By James I. Marasco | Partner
Over the past decade, consumers have started taking greater notice about the foods they are consuming. Today, in most grocery stores, you’ll notice a growing organic food section that didn’t exist in the past. Being more health conscious about what we feed ourselves and our family can be vitally important to our well-being. For most people, dogs are considered a family member, so shouldn’t we be paying attention to what we are putting into their bodies, too? Is there really a quality difference in the dog foods available or is it a marketing gimmick to pull at our heart and purse strings?
The 2007 Melamine Scandal
The spark of this movement started over 12 years ago. In April of 2007, one of the worst consumer recalls occurred: the melamine pet food recall. Dogs and cats started dying of renal failure. A manufacturer out of Canada, Menu Foods, voluntarily recalled their pet foods after pets linked to their food started dying. Soon after, complaints started pouring into the FDA involving numerous other manufacturers. Independent tests by the FDA and Cornell University confirmed that melamine contaminated wheat gluten and rice protein from sources in China were associated with kidney failure in pets in the United States, while contaminated corn gluten was associated with kidney failure with pets in South Africa. Apparently, Chinese food companies use the nitrogen-based compound in wheat flour and other products to make these products appear to have more protein. While Menu Foods represented the largest portion of the recall, other major brands were also caught up in the scandal. Blue Buffalo, Hills, Purina, Royal Canin and others, all experienced recalls, even as they advertised the health benefits of their products. Five months after the scandal, Congress developed the Food and Drug Administration Amendments Act (FDAAA). This required that the Food and Drug Administration (FDA) improve the safety of pet food. Per the FDAAA, the FDA was required to:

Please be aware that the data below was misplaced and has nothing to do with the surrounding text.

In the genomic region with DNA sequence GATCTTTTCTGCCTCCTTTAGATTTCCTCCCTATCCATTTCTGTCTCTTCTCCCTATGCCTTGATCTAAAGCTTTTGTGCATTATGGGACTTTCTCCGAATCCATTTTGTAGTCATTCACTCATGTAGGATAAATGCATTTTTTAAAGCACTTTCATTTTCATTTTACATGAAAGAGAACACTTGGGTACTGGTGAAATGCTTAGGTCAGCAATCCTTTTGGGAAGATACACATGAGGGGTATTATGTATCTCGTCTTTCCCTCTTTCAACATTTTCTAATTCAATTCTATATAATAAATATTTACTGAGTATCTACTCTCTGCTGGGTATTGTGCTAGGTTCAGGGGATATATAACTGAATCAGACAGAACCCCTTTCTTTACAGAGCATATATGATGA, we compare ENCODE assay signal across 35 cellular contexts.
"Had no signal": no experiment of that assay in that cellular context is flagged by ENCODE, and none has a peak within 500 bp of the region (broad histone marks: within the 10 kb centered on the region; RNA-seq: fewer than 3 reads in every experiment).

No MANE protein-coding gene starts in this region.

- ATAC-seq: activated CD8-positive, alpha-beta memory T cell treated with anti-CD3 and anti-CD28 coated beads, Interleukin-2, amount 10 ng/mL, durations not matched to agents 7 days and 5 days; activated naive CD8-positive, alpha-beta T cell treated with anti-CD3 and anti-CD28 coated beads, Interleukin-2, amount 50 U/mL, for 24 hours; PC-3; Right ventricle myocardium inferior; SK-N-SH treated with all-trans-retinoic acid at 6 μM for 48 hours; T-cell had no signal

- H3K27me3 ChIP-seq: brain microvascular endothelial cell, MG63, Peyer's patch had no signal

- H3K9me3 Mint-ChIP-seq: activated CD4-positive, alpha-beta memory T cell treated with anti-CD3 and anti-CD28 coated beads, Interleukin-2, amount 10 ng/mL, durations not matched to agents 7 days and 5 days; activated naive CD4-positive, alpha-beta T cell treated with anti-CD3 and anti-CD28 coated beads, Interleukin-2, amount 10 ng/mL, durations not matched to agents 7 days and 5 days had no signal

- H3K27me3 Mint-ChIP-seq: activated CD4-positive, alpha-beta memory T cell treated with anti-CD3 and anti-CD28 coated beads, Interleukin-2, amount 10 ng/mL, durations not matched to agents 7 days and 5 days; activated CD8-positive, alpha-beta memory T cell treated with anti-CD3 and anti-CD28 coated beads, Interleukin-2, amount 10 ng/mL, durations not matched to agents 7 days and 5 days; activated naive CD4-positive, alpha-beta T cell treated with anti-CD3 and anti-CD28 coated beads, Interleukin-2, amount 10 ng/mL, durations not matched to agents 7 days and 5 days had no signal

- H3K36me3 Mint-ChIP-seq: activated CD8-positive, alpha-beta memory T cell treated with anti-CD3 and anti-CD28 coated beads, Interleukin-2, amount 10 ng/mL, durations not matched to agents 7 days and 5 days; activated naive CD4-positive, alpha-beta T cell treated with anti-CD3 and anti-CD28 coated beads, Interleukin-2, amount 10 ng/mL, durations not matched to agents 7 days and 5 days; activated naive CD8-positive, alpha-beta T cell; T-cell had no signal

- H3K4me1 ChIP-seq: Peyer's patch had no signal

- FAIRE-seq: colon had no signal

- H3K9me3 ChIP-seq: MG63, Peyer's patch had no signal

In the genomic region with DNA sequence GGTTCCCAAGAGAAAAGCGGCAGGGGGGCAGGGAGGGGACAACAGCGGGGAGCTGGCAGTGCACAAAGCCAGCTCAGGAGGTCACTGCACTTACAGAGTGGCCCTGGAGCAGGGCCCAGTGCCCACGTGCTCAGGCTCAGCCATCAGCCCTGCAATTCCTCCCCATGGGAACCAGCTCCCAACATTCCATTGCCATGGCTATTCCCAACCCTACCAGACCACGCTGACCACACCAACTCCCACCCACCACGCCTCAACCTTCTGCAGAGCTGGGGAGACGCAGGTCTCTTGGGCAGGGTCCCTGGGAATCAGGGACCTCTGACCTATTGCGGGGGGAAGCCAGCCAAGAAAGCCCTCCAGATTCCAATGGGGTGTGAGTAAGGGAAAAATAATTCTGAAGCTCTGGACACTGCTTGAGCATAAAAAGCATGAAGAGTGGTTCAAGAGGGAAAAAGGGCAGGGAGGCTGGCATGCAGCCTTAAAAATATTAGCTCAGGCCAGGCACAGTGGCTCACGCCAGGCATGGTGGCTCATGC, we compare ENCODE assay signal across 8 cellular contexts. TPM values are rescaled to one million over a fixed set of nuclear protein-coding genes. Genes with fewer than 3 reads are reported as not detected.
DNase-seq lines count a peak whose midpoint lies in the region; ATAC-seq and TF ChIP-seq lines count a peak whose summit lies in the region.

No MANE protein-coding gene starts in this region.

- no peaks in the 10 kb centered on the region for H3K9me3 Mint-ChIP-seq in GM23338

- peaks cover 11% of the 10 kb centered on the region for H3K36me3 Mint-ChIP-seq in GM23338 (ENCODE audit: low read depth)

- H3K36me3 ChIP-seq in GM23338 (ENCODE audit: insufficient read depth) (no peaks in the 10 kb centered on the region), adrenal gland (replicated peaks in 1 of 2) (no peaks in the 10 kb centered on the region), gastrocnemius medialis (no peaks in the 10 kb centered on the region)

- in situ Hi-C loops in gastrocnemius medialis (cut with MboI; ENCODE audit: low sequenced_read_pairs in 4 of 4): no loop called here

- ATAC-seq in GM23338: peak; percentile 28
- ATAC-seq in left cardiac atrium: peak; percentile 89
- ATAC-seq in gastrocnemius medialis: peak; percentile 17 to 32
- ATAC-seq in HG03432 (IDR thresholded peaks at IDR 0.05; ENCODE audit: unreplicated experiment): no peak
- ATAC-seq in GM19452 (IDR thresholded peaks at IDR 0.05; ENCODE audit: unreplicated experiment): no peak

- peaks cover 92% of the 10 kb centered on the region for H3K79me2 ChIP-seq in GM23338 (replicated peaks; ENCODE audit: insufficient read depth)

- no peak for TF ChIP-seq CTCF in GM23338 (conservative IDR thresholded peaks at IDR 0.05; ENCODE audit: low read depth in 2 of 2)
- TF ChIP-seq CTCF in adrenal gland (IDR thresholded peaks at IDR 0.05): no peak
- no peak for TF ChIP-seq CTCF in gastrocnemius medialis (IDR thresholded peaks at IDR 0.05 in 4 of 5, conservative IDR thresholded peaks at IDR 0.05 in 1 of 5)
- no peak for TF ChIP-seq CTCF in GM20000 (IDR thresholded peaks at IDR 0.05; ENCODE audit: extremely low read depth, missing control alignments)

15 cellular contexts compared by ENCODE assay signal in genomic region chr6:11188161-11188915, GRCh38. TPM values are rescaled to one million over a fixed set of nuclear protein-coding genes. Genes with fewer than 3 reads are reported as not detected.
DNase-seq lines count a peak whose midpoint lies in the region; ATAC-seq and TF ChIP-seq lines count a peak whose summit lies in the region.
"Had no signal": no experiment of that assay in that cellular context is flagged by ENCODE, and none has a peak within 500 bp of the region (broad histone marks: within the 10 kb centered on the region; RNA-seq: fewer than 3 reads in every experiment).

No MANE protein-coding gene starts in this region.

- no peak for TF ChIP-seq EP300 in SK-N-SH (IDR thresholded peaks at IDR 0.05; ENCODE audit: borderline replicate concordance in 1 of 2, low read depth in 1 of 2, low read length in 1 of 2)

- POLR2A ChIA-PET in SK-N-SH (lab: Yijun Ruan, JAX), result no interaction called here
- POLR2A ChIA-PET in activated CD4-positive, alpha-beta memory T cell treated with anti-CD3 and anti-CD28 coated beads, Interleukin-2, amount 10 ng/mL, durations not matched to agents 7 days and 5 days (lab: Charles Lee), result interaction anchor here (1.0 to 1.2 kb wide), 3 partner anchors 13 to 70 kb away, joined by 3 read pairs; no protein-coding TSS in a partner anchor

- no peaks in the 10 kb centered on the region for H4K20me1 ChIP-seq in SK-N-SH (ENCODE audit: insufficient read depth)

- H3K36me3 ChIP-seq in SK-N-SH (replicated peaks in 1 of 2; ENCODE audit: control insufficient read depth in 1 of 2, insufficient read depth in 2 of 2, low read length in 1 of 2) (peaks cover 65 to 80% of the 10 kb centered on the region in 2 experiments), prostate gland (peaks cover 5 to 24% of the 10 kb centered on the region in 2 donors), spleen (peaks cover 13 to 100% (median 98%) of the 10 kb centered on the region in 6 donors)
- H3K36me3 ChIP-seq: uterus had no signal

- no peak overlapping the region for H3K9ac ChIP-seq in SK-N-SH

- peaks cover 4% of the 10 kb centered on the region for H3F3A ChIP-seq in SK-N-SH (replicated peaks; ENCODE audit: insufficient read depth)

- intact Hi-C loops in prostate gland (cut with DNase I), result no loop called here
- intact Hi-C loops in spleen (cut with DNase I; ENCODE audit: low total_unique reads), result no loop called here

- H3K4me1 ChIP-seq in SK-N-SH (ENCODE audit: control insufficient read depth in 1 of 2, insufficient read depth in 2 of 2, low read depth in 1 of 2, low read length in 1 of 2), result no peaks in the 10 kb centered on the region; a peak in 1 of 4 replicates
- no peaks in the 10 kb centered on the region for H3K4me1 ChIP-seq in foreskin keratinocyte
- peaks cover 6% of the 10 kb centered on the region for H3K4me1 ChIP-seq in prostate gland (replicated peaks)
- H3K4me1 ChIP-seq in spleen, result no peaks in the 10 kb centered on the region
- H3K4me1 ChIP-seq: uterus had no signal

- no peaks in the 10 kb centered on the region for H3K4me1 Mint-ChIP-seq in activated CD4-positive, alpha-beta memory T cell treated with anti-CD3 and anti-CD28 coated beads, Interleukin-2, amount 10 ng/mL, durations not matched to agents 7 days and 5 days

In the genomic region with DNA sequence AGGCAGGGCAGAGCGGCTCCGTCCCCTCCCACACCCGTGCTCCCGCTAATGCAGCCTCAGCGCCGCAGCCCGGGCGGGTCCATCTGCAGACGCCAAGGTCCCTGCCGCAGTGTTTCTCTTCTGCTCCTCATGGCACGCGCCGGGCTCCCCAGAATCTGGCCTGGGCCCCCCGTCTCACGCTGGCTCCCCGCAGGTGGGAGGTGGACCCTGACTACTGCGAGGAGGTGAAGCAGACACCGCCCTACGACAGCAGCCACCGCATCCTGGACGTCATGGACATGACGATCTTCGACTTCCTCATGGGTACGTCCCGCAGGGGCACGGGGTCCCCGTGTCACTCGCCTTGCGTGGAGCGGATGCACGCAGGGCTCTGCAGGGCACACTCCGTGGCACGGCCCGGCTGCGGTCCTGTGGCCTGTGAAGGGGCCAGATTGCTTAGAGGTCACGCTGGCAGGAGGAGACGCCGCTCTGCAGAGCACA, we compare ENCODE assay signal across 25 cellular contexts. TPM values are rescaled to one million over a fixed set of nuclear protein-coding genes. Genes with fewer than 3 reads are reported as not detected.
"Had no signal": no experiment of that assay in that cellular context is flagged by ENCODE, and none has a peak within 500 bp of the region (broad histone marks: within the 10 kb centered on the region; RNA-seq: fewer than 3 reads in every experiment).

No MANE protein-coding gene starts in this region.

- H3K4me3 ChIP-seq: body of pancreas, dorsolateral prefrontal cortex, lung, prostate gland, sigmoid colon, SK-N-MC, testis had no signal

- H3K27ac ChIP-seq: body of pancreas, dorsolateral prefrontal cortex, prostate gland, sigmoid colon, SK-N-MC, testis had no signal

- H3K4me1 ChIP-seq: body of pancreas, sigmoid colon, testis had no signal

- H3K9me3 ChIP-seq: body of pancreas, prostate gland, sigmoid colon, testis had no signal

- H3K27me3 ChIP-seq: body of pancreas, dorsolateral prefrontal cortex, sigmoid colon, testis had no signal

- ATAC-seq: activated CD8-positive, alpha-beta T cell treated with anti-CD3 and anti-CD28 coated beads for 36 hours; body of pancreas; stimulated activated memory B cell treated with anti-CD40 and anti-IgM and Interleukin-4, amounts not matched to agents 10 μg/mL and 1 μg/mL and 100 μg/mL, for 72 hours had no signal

- Establish an improved pet food adverse event reporting system;
- Establish improved pet food ingredient definitions and ingredient standards (the standards part is significant); and
- Establish improved pet food labeling, providing the consumer more and better information on labels.
Truth in Advertising
In mid-2014, Purina filed a lawsuit against Blue Buffalo for false advertising of their pet food after testing revealed the presence of poultry by-product meal in some of Blue Buffalo’s top selling pet foods. Purina claimed that some Blue Buffalo products were not consistent with the company’s “True Blue Promise,” which stated that the products are “formulated with the finest natural ingredients” and made with “no chicken/poultry by-product meals; no corn, wheat or soy; and no artificial preservatives, colors or flavors.”
A year later Blue Buffalo acknowledged in court that a “substantial” and “material” portion of Blue Buffalo pet food sold to consumers contained poultry by-product meal, despite advertising claims to the contrary. Under the terms of the agreement, Blue Buffalo had to pay $32 million into a settlement fund to settle the claims of the plaintiff class. Blue Buffalo claimed it was duped by its suppliers and pursued them for misleading and misrepresenting the company.
Regulation and Safety
For human food, we know that the United States Department of Agriculture (USDA) is responsible for regulation and safety of meat, poultry and egg products, and the FDA regulates all other food. But what about our pet’s food?
According to the FDA website, they regulate “that can of cat food, bag of dog food, or box of dog treats or snacks in your pantry.” at seems like a pretty vague and loose list of what they regulate. They go on to say that the Federal Food, Drug, and Cosmetics Act (FFDCA) requires that all animal food be safe to eat, produced under sanitary conditions, contain no harmful substances and be truthfully labeled. They go on to state that there is no requirement that pet food products have pre-market approval by the FDA. However, the FDA ensures that the ingredients used in pet food are safe and have an appropriate function in the pet food. Many ingredients such as meat, poultry and grains are considered safe and do not require pre-market approval.
In the United States, the FDA regulates both finished pet food products and their ingredients. Their responsibilities include:
- Inspections of pet food manufacturing and ingredient suppliers (excluding USDA regulated suppliers);
- Pet food investigations (based on consumer or veterinary complaints);